Around 73,000 years ago, humans used a chunk of pigment to draw a pattern on a rock in a South African cave. The recently discovered fragment of the rock is now considered to be the oldest known drawing in history. From Science News
Read the rest
The faded pattern consists of six upward-oriented lines crossed at an angle by three slightly curved lines, the researchers report online September 12 in Nature. Microscopic and chemical analyses showed that the lines were composed of a reddish, earthy pigment known as ocher.
The lines end abruptly at the rock’s edges, indicating that a larger and possibly more complex version of the drawing originally appeared on a bigger stone, the researchers say. Tiny pigment particles dotted the rock’s drawing surface, which had been ground smooth. Henshilwood suspects the chunk of rock was part of a large grinding stone on which people scraped pieces of pigment into crayonlike shapes.
Crosshatched designs similar to the drawing have been found engraved on shells at the site, Henshilwood says. So the patterns may have held some sort of meaning for their makers. But it’s hard to know whether the crossed lines represent an abstract idea or a real-life concern.
Pompeii is a vast archaeological site that continues to yield treasures buried beneath the pumice. This summer, workers discovered new murals and artifacts at the site of a wealthy homeowner's estate, nicknamed House of Jupiter for a statue of the god found there. Read the rest
The UK's Royal Commission on the Ancient and Historical Monuments of Wales has published some recent aerial shots of cropmarks, ancient ruins now covered by farm fields. Unusually dry weather conditions have created a golden opportunity to see these sites from the air. Read the rest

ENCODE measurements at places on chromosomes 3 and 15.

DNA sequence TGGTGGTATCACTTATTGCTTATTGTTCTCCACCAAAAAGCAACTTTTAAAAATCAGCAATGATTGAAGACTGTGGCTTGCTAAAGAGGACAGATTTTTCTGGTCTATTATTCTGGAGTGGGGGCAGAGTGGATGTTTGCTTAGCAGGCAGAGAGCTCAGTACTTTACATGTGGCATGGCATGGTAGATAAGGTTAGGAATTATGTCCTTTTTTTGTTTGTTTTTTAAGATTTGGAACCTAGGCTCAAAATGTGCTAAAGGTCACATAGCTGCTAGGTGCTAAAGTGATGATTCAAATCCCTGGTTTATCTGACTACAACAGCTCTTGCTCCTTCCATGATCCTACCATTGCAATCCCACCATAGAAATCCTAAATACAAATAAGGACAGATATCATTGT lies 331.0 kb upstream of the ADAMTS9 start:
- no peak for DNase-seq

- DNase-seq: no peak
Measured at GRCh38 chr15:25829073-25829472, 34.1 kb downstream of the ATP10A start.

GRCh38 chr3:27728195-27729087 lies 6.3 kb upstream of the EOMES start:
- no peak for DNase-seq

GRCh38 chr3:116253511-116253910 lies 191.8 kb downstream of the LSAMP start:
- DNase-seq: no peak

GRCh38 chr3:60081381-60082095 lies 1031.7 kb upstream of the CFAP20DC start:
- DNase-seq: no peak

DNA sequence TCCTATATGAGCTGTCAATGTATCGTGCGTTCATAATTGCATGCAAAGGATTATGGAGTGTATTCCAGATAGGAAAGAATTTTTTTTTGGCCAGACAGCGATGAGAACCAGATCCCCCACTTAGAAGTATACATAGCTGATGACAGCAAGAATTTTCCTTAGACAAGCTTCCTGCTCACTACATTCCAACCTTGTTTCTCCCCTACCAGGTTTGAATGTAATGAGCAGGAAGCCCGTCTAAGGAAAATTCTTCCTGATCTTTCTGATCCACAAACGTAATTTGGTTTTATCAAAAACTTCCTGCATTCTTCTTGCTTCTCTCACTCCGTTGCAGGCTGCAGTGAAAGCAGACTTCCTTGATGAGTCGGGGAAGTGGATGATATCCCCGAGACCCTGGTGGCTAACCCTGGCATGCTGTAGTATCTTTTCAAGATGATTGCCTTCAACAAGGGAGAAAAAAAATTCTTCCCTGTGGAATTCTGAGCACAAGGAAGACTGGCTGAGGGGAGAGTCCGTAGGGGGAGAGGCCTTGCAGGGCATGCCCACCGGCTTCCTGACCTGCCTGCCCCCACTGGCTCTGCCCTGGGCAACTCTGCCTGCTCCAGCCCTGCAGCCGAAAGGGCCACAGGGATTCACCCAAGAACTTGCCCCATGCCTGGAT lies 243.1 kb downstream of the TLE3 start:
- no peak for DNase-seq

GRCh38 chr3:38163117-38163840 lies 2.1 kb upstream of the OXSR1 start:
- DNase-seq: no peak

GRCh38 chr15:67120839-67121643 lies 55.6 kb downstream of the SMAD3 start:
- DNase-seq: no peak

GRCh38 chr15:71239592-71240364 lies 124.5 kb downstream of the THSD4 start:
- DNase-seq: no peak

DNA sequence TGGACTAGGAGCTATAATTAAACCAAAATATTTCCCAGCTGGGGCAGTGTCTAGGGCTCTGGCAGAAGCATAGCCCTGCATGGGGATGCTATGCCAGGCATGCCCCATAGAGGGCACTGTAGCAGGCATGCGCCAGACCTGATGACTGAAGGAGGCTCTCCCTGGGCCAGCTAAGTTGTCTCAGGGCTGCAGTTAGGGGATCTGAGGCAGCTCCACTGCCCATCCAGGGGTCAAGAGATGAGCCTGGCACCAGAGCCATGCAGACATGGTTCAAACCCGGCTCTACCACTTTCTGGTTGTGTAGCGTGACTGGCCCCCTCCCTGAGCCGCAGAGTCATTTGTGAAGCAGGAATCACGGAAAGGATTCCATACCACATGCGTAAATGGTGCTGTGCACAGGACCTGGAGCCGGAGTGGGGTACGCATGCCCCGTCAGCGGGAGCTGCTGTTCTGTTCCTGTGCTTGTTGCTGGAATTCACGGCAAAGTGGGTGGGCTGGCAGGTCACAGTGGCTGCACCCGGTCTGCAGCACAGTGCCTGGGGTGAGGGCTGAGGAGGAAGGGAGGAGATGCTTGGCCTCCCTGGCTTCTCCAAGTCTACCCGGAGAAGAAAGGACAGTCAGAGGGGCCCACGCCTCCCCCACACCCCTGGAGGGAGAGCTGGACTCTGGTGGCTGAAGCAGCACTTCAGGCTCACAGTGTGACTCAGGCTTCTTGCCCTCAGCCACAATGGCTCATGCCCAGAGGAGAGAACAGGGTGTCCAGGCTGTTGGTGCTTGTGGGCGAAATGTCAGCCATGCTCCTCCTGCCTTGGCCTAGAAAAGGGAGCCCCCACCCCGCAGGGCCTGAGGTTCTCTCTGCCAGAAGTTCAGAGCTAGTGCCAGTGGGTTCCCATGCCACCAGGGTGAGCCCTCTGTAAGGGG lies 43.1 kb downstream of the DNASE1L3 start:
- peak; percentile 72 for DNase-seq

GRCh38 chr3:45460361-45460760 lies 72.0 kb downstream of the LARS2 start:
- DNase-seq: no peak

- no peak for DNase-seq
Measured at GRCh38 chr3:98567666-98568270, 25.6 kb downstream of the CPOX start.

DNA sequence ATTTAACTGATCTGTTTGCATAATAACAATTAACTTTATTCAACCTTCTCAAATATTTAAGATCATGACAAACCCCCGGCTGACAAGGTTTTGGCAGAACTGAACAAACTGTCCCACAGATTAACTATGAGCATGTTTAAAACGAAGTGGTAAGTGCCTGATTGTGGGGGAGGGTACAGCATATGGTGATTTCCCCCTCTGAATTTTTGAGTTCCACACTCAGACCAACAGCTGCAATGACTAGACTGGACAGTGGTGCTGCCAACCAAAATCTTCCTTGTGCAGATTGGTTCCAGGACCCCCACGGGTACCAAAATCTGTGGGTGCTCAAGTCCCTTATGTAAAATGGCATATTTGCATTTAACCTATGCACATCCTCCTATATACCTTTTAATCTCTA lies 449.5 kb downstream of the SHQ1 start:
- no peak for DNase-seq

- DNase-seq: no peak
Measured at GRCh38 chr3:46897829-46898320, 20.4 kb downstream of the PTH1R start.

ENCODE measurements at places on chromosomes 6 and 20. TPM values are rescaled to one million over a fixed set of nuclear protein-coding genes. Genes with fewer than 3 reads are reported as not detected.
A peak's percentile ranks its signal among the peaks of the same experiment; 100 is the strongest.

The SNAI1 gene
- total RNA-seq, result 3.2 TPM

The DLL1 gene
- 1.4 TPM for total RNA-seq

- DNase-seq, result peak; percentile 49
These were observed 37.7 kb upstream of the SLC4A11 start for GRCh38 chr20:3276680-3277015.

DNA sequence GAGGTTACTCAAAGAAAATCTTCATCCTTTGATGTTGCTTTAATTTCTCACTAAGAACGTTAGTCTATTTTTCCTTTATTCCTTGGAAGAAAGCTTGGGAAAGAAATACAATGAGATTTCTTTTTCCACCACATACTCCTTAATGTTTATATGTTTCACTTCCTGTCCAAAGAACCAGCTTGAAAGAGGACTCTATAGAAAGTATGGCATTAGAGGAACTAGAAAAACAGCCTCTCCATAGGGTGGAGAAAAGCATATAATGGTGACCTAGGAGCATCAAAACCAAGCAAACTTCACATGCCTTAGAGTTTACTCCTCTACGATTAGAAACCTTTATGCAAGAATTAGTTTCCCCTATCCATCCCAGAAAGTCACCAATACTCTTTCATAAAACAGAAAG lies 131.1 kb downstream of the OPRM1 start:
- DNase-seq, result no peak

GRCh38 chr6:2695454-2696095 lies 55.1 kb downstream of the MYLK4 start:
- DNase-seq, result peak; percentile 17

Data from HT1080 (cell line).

Below The Surface presents items dredged from the river soil in Amsterdam. [Via MeFi]
Read the rest
Urban histories can be told in a thousand ways. The archaeological research project of the North/South metro line lends the River Amstel a voice in the historical portrayal of Amsterdam. The Amstel was once the vital artery, the central axis, of the city. Along the banks of the Amstel, at its mouth in the IJ, a small trading port originated about 800 years ago. At Damrak and Rokin in the city centre, archaeologists had a chance to physically access the riverbed, thanks to the excavations for the massive infrastructure project of the North/South metro line between 2003 and 2012.
Several years ago, Egypt's Antiquities Ministry said they were "90% sure" that new scans of King Tutankhamun's tomb revealed a hidden chamber. Following that, University of Arizona archaeologist Nicholas Reeves published a headline-making research paper suggesting that the secret room may be the burial chamber of Queen Nefertiti. Well, turns out that there's no there there. From the BBC News:
Read the rest
Italian specialists from the University of Turin used new penetrating radar scans to reach their conclusion, saying they were confident in the results.
"It is maybe a little bit disappointing that there is nothing behind the walls of Tutankhamun's tomb, but I think on the other hand that this is good science," said Dr Francesco Porcelli, head of the research team..
Egypt's Antiquities Minister, Khaled al-Anani, said the authorities in the country accepted the results.
National Geographic reports exclusively on a project in Peru using low-altitude drones to identify dozens of ancient geoglyphs undetectable by the unassisted human eye. Read the rest
Thousands of years ago in Hierapolis (now Turkey), tourists visited a temple named Plutonium built at a cave thought to be a gateway to the underworld. Magically, large and small animals would drop dead at the entrance to the cave while priest somehow survived. This isn't legend, it's reality. And now scientists have determined why. From CNN:
Research published by the journal of Archaeological and Anthropological Sciences in February shows that a fissure in the earth's surface, deep beneath the site, emits carbon dioxide at concentrations so high it can be deadly.
Using a portable gas analyzer, Hardy Pfanz and his team of volcanologists found CO2 at levels ranging from 4-53% at the mouth of the cave, and as high as 91% inside -- more than enough to kill living organisms...